Posted on: August 8, 2023, 04:19h.
Last updated on: August 8, 2023, 04:19h.
The massive wildfire which extends from California into Nevada was about 93% contained as of early this week, according to a recent update.
Called the York Fire — it involved 93,078 acres in the two states, a federal website, Inciweb, reported on Monday. That includes over 9,100 acres in Nevada’s Clark County.
The blaze also reached property near Nevada’s Avi Kwa Ame national monument, the U.S. Forest Service told the Orange County Register.
The monument is named for Avi Kwa Ame, also called “Spirit Mountain.” It is a sacred site for the Yuman tribes and was named a monument earlier this year.
Firefighters also are continuing to extinguish remaining hot spots in the wildfire, according to federal officials. The fire is expected to be completely contained by August 14.
The blaze began July 28 in California’s Mojave National Preserve and made its way into Nevada’s Clark County. It is believed to be California’s worst wildfire so far this year.
On Sunday, the Mojave National Preserve announced a limited closure order in the area of the wildfire. It was issued to protect the public.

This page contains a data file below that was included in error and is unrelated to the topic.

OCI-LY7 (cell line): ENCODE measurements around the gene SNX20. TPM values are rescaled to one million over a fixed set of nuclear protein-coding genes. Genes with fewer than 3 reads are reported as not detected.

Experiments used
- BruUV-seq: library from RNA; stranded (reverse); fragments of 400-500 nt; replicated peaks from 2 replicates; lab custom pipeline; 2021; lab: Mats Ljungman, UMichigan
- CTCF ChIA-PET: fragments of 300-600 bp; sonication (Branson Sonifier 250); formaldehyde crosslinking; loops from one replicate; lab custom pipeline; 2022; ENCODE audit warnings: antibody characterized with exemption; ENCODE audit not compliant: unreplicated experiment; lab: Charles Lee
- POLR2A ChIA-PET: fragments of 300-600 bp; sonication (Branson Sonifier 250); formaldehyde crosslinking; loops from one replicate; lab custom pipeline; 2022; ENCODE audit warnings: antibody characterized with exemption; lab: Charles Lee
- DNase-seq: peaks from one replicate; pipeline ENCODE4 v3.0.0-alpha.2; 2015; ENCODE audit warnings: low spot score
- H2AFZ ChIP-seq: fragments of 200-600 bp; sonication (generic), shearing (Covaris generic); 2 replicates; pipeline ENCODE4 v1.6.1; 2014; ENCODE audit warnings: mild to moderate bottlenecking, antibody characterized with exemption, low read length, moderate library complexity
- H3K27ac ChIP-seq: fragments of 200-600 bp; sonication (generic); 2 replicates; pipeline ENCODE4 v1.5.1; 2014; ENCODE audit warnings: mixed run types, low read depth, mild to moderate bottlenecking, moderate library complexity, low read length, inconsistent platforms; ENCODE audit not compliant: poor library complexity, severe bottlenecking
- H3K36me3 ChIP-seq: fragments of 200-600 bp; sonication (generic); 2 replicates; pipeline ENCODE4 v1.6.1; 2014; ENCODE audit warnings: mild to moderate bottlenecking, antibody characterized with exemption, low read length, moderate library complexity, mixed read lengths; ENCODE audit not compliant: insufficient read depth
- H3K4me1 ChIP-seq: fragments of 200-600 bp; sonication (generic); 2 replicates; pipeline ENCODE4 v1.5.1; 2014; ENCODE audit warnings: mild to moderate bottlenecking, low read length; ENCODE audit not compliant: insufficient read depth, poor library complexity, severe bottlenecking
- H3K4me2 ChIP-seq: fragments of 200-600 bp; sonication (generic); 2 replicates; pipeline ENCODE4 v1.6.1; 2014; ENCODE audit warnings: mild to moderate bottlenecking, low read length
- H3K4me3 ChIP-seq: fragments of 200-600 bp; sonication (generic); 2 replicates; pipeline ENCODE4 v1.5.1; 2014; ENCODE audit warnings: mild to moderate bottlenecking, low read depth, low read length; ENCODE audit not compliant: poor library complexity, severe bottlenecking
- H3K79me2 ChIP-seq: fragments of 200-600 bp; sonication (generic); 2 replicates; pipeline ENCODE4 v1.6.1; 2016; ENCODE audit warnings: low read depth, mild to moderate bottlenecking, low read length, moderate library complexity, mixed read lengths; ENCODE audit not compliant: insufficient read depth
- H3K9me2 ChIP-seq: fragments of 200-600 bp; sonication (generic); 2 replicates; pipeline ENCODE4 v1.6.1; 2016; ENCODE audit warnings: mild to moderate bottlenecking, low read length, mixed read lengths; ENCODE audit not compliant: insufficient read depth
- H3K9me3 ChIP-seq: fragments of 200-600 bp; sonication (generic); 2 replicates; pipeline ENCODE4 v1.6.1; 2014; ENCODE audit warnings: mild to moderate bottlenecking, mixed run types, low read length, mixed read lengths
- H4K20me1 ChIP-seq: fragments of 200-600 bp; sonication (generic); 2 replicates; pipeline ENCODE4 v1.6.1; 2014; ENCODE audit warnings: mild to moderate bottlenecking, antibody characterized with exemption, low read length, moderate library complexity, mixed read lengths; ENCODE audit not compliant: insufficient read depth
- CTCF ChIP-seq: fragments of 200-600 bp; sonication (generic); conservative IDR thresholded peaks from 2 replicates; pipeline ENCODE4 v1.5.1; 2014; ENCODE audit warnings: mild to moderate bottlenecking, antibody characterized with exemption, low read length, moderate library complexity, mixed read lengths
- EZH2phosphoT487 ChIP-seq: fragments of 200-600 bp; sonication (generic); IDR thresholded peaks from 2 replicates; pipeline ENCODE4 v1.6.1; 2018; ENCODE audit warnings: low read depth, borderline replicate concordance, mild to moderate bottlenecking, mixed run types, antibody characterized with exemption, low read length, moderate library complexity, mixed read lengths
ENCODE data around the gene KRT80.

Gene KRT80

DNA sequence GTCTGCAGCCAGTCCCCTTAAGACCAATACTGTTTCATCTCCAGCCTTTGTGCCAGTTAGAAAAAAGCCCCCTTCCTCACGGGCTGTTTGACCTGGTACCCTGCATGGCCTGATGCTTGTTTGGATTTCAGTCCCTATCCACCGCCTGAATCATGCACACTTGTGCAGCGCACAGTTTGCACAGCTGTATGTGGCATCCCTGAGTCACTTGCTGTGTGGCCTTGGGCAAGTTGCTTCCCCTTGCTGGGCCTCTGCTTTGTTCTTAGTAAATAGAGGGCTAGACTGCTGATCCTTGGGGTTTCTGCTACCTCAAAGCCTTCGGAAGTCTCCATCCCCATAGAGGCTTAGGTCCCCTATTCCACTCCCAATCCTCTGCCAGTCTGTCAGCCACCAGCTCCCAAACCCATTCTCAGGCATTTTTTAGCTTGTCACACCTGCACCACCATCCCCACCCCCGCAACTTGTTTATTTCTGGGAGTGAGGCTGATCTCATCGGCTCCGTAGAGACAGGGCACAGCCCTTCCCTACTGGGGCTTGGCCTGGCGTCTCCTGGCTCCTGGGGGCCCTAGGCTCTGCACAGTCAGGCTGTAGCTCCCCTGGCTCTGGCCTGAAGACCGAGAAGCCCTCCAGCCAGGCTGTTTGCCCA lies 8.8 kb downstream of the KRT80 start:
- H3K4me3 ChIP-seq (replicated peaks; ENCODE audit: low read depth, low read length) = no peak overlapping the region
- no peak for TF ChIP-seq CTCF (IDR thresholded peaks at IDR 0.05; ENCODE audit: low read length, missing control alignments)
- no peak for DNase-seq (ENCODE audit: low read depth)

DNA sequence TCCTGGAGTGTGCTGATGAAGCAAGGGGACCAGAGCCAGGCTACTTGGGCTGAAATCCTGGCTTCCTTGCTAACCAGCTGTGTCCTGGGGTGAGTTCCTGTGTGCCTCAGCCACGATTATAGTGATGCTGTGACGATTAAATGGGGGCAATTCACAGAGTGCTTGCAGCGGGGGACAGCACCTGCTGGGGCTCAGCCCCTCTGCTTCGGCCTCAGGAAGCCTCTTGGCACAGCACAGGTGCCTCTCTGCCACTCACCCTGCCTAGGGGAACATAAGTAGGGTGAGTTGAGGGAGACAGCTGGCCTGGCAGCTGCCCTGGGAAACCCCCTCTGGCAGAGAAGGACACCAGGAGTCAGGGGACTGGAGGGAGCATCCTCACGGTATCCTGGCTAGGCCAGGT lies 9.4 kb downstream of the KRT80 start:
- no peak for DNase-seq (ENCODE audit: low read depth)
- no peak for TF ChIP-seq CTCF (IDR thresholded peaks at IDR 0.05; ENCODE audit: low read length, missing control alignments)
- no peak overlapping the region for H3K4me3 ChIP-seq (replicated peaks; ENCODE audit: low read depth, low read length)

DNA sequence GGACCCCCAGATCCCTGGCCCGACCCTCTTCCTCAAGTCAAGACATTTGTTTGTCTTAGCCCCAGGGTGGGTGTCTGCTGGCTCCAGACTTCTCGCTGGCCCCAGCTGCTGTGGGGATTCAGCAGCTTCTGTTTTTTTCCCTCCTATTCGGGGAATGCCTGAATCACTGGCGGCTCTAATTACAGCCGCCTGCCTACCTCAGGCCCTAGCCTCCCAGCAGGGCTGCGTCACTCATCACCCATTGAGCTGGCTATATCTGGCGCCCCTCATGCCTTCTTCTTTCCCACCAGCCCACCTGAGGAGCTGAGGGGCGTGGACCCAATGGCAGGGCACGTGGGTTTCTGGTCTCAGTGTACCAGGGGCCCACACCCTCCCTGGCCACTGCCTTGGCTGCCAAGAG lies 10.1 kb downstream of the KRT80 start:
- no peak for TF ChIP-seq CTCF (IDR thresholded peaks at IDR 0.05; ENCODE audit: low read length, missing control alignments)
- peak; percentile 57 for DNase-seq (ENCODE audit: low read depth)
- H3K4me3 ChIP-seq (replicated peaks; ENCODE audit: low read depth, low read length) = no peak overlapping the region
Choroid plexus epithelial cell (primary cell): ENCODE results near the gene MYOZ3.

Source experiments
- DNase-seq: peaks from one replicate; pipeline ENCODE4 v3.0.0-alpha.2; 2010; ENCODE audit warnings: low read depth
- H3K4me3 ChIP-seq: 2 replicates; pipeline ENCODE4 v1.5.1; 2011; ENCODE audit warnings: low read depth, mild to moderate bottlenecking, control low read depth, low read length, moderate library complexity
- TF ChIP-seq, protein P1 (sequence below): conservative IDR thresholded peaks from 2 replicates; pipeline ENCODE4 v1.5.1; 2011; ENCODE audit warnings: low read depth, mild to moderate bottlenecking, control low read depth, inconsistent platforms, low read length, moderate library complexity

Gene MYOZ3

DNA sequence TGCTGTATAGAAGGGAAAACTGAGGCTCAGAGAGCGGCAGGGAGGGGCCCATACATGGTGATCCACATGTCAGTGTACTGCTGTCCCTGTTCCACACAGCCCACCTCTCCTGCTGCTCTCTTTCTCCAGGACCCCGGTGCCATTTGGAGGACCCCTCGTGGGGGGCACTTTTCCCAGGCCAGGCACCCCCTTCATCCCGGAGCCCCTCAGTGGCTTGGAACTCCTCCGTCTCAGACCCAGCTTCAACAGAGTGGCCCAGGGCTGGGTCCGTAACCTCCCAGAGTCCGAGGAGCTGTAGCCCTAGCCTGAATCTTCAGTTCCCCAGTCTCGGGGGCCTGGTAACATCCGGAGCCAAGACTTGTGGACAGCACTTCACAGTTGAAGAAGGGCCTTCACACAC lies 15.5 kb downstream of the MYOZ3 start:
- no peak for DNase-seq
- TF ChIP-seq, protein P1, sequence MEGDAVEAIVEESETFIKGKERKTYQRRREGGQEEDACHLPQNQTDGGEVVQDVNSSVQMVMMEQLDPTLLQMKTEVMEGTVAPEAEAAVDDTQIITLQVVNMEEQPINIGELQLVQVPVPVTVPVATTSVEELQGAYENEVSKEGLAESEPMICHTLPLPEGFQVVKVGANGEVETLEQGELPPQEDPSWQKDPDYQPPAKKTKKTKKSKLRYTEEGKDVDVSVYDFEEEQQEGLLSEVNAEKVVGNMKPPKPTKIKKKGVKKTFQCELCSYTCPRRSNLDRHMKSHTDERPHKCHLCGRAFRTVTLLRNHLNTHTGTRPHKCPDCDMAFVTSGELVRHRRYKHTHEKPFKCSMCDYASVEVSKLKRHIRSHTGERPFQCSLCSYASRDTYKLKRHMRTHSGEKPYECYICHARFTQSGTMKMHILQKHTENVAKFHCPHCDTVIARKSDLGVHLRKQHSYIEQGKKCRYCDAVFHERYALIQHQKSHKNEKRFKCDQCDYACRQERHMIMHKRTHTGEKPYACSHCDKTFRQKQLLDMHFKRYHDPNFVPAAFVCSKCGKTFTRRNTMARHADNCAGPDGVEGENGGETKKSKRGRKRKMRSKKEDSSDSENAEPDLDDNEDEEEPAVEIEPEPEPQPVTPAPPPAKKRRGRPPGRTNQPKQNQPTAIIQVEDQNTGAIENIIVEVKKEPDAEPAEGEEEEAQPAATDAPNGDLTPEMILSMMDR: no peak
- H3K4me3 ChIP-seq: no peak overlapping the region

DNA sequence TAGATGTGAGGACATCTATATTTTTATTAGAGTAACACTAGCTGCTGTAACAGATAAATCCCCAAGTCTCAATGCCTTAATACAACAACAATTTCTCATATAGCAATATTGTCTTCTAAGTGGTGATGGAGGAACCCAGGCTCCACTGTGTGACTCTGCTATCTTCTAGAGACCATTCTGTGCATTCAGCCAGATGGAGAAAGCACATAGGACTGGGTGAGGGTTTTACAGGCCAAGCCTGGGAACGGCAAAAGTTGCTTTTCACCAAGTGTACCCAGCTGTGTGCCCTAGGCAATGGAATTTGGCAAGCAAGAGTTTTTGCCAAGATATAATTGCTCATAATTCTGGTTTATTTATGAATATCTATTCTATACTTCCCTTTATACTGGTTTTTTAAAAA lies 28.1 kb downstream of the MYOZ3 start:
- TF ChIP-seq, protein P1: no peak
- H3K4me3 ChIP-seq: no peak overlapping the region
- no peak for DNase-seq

The fire-impacted region has seen falling limbs, dead standing trees, and fire-damaged trees. There were also roads and bridges damaged by the fire. Officials said hot ash and other hazards are still possible in the fire-impacted region.
The vast fire also is causing ecosystem concerns and is endangering many of California’s iconic Joshua trees.
Fire whirls, also known as fire tornadoes, were seen in California’s Mojave National Preserve during the fire. They are created by flames and smoke.
The fire’s environmental impact was also seen in the Las Vegas Valley last week. Lower visibility caused by smoke and haze from the wildfire led to some flight delays at Harry Reid International Airport.
Various areas in Clark County also saw worsening air quality and fire-related illnesses.
There are reported health incidents related to asthma, breathing troubles, sore throats, headaches, and nausea, according to Las Vegas TV station KLAS.
Mojave National Preserve officials recommend those in the impacted areas take precautions.
- Watch out for fire crews, equipment, and helicopter operations.
- Be on the alert for washed-out roads or missing culverts.
- Stay clear of standing burned vegetation that may fall.
- Do not travel into upper Caruthers Canyon.
- Drive at slow speeds. That is 25 mph at a maximum.
- Also, report any unsafe roads or other hazardous conditions to government officials at 760-252-6100 or email [email protected]. Please include photographs and GPS coordinates.